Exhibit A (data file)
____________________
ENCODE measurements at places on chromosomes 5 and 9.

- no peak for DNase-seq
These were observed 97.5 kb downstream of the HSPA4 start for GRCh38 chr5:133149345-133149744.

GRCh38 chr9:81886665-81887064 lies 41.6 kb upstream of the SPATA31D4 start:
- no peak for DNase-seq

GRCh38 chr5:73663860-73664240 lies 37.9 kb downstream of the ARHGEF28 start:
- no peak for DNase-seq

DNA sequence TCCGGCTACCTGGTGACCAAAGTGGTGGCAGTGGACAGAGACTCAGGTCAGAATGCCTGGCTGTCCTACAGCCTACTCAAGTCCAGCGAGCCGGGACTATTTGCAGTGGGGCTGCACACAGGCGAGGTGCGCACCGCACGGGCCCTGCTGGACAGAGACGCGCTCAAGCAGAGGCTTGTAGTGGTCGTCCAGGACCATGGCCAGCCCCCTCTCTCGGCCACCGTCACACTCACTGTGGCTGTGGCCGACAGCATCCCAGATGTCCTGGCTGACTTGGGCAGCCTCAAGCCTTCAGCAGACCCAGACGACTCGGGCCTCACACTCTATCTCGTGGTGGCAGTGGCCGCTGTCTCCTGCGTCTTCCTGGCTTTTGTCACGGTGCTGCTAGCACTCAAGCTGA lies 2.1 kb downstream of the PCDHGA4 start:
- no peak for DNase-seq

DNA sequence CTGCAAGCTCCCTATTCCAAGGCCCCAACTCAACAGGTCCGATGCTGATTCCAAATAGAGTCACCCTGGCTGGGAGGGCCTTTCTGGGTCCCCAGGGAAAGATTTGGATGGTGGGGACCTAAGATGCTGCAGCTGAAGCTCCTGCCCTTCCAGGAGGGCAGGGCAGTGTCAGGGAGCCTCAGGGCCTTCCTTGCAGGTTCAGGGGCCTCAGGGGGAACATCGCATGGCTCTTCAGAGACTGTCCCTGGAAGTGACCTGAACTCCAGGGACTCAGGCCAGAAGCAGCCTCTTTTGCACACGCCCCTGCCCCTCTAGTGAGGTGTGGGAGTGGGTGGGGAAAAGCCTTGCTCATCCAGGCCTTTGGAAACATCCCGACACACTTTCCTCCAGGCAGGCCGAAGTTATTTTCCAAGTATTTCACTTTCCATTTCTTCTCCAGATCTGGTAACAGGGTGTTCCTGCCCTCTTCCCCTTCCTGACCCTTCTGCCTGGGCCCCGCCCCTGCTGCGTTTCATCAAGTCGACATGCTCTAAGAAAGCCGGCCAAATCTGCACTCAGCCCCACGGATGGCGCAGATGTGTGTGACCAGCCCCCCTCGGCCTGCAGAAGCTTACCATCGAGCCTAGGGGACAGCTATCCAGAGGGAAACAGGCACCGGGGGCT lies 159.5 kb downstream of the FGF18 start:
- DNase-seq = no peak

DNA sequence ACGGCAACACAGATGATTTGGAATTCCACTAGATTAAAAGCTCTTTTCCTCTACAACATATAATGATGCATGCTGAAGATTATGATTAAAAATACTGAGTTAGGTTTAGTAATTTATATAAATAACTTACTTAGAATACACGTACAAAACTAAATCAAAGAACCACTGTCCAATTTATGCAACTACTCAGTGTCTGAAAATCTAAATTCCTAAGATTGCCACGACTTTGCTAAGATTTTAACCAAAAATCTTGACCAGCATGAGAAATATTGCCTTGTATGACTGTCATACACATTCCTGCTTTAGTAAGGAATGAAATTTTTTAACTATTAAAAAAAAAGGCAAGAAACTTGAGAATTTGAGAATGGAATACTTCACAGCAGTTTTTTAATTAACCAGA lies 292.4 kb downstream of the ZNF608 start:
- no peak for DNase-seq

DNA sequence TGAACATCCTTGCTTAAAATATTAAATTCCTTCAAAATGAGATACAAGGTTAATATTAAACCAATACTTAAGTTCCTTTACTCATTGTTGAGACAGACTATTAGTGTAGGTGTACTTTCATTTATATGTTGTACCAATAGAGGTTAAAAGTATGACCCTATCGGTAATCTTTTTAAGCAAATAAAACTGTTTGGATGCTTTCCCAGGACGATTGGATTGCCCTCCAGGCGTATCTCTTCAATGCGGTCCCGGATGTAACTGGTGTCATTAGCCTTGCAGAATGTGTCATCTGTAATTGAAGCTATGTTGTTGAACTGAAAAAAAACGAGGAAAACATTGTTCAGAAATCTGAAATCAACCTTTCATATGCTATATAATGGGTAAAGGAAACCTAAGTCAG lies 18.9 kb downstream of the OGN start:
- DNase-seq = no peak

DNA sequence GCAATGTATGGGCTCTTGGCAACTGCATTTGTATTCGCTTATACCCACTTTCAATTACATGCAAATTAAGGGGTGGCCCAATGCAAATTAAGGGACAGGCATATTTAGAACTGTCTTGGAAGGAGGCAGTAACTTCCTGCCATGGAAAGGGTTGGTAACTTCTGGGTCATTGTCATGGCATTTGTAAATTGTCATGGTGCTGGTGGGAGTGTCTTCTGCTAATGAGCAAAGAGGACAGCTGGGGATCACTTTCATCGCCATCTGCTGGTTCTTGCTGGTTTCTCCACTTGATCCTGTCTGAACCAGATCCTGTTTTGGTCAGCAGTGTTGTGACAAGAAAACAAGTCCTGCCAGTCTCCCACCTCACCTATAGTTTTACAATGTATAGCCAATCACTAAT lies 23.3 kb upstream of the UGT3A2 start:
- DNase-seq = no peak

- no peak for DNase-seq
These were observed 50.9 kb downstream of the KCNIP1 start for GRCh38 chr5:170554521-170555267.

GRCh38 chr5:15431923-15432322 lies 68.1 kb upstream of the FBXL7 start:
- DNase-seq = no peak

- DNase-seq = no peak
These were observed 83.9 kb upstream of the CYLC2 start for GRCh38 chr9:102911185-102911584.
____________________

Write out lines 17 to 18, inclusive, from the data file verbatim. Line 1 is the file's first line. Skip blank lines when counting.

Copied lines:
- DNase-seq = no peak

- no peak for DNase-seq